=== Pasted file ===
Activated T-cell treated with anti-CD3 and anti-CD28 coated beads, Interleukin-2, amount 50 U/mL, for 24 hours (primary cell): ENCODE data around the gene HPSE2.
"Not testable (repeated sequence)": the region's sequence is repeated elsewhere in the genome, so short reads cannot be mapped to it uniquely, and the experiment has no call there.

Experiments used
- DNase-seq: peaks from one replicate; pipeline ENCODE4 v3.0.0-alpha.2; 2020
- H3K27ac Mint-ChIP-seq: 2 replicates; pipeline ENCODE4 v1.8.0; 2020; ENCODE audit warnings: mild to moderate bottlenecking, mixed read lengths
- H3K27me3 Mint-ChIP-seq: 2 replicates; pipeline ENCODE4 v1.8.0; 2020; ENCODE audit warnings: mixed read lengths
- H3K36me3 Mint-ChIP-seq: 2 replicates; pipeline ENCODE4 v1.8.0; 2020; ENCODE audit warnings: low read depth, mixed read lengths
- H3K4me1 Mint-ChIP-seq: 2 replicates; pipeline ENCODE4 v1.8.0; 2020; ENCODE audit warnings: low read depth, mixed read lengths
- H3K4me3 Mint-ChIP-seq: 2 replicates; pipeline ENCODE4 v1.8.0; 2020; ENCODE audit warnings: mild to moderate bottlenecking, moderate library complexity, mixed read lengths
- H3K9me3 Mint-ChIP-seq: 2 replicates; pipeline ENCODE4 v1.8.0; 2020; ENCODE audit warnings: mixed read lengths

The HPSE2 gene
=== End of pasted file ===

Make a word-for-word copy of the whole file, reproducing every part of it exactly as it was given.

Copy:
Activated T-cell treated with anti-CD3 and anti-CD28 coated beads, Interleukin-2, amount 50 U/mL, for 24 hours (primary cell): ENCODE data around the gene HPSE2.
"Not testable (repeated sequence)": the region's sequence is repeated elsewhere in the genome, so short reads cannot be mapped to it uniquely, and the experiment has no call there.

Experiments used
- DNase-seq: peaks from one replicate; pipeline ENCODE4 v3.0.0-alpha.2; 2020
- H3K27ac Mint-ChIP-seq: 2 replicates; pipeline ENCODE4 v1.8.0; 2020; ENCODE audit warnings: mild to moderate bottlenecking, mixed read lengths
- H3K27me3 Mint-ChIP-seq: 2 replicates; pipeline ENCODE4 v1.8.0; 2020; ENCODE audit warnings: mixed read lengths
- H3K36me3 Mint-ChIP-seq: 2 replicates; pipeline ENCODE4 v1.8.0; 2020; ENCODE audit warnings: low read depth, mixed read lengths
- H3K4me1 Mint-ChIP-seq: 2 replicates; pipeline ENCODE4 v1.8.0; 2020; ENCODE audit warnings: low read depth, mixed read lengths
- H3K4me3 Mint-ChIP-seq: 2 replicates; pipeline ENCODE4 v1.8.0; 2020; ENCODE audit warnings: mild to moderate bottlenecking, moderate library complexity, mixed read lengths
- H3K9me3 Mint-ChIP-seq: 2 replicates; pipeline ENCODE4 v1.8.0; 2020; ENCODE audit warnings: mixed read lengths

The HPSE2 gene